BYU’S Rotaract Club will travel to Mexico for a week to help build a home for a family in need from June 7 to June 14.
Rotary International hosts a trip annually to help build a house for a family who is in financial need. Rotaract Club President Jordan Pearson first got involved with Rotaract through this international trip a year ago.
“I had literally got back from my mission to Mexico a week or two before the trip,” Pearson said. “So when I learned Rotaract was going to Mexico, it was good because I got to go back.”
Pearson served as a translator during the week while they helped lay the foundation for a home.
“By the end, the family was just so thrilled. It was incredible to see how that impacted their lives,” Pearson said. “You could see in their eyes the happiness that was light and the new light that had been sparked.”
For Pearson, this was the answer of how he could keep providing meaningful service after his mission.
“I thought that if this is what Rotary does, then I want to keep changing people’s lives in this way,” Pearson said.
Students who participate in this year’s trip to Mexico will have the chance to lay the foundation for another home. They will also have the opportunity to finish the house Pearson and his group helped start the previous year.
However, Pearson isn’t the only one who joined the Rotaract Club to participate in meaningful service and leadership opportunity.
Sophomore Abby Nemeth had participated in service clubs throughout high school. She was looking for a way she could keep on serving when she came to college. The answer was the Rotaract Club.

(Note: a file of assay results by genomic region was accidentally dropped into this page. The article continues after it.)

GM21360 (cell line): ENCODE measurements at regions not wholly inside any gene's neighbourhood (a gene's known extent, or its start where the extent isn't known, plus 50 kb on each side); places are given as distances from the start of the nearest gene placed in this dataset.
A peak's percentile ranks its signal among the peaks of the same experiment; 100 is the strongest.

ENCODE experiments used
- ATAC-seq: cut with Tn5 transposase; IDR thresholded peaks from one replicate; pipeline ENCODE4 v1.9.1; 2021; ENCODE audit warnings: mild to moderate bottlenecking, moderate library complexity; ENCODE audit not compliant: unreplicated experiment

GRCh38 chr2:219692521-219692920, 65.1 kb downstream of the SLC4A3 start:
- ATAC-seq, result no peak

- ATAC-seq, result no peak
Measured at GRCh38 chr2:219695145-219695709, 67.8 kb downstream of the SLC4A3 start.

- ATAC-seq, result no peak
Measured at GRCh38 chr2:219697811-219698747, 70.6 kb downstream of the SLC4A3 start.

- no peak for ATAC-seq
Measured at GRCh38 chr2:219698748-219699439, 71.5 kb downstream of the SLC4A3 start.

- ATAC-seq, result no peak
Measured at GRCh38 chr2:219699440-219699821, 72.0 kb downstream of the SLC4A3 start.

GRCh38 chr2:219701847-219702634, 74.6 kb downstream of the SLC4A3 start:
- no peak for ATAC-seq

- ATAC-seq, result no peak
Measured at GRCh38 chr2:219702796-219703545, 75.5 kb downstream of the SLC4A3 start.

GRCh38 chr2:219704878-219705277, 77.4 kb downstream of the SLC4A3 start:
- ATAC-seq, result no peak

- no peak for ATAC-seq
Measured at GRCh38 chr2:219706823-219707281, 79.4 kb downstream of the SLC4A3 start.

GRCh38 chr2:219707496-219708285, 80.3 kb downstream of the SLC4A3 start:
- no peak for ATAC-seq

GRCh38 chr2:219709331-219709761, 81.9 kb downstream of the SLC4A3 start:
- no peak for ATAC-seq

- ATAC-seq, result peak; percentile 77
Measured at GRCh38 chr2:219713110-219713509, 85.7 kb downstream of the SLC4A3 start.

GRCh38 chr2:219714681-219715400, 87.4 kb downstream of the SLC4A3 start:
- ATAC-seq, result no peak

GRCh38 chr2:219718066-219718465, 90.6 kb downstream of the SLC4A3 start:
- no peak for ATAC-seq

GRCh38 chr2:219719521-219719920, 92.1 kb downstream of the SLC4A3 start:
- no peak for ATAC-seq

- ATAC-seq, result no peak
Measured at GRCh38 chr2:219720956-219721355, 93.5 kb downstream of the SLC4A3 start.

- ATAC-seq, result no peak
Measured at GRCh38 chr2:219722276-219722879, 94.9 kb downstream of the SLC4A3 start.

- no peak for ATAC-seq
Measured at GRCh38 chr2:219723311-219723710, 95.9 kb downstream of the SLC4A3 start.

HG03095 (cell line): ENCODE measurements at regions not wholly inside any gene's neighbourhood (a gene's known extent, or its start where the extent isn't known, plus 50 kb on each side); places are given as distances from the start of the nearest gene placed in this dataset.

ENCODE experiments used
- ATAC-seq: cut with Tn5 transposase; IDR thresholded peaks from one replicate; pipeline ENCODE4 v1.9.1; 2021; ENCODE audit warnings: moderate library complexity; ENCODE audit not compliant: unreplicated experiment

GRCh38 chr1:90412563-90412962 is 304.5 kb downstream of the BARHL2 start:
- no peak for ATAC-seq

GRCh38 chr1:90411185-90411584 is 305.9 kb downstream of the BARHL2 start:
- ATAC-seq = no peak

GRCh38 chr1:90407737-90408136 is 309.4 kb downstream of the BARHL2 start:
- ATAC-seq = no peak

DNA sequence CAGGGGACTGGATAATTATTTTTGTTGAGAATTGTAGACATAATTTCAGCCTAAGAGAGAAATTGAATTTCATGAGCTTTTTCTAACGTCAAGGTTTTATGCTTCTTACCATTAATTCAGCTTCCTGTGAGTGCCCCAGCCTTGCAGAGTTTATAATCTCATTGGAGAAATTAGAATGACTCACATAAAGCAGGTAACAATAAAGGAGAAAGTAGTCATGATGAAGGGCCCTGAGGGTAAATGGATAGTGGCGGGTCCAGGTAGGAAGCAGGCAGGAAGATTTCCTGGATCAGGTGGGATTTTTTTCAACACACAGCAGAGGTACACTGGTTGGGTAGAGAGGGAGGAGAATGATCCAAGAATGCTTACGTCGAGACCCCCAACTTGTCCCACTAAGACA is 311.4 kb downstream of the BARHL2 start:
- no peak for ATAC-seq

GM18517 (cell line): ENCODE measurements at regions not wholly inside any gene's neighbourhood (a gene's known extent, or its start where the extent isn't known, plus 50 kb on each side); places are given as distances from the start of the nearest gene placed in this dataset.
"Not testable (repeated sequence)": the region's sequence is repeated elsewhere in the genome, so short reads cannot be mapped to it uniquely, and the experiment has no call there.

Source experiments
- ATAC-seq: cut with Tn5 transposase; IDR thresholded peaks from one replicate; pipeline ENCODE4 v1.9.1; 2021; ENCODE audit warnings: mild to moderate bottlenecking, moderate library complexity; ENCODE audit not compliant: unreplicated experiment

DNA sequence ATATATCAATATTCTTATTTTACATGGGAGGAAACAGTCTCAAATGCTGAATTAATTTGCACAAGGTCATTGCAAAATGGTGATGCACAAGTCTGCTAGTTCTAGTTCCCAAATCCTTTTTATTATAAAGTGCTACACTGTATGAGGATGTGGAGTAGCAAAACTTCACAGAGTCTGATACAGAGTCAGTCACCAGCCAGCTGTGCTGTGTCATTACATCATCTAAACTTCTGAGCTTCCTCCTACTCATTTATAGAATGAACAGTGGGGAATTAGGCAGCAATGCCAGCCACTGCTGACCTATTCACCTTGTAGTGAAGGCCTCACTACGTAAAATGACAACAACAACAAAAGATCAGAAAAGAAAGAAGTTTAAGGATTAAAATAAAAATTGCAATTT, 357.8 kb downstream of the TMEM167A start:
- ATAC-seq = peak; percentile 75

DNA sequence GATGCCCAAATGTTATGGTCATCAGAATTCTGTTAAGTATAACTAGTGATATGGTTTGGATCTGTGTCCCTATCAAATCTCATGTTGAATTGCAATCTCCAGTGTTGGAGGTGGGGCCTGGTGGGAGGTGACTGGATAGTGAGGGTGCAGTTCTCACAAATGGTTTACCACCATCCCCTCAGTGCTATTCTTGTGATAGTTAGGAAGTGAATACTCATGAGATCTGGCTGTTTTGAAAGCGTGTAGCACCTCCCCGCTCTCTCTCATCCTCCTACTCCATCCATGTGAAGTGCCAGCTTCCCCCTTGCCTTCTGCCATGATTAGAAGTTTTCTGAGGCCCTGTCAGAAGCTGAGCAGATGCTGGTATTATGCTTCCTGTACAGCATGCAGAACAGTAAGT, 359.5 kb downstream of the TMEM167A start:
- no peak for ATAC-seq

“It’s a smaller group, but I like it because everybody gets recognized. Everybody feels important,” Nemeth said. “It’s like you’re serving with a bunch of your friends.”
The Rotaract Club provides service locally. It created birthday bags for kids in detention centers and hospitals this past Christmas. They have also helped advocate and raise money to help eradicate polio.
Senior in business management Cynthia Jijon has been involved with the Rotaract Club for two years.
“It’s a great club because it’s an academic club where we get to know different people from different universities all around the state and the world,” Jijon said.
Previous club secretary Faith Ralphs agreed that the Rotaract Club provided great opportunities to serve.
“I think most people at BYU have good intentions and want to serve, but we lack the organization to achieve those goals,” Ralphs said. “Rotaract Club gives us the organization so we can achieve those ambitions.”
BYU’s Rotaract Club was recently rechartered and is one of the 8,000 clubs worldwide. Students interested in joining can reach out to the presidency through the Facebook page.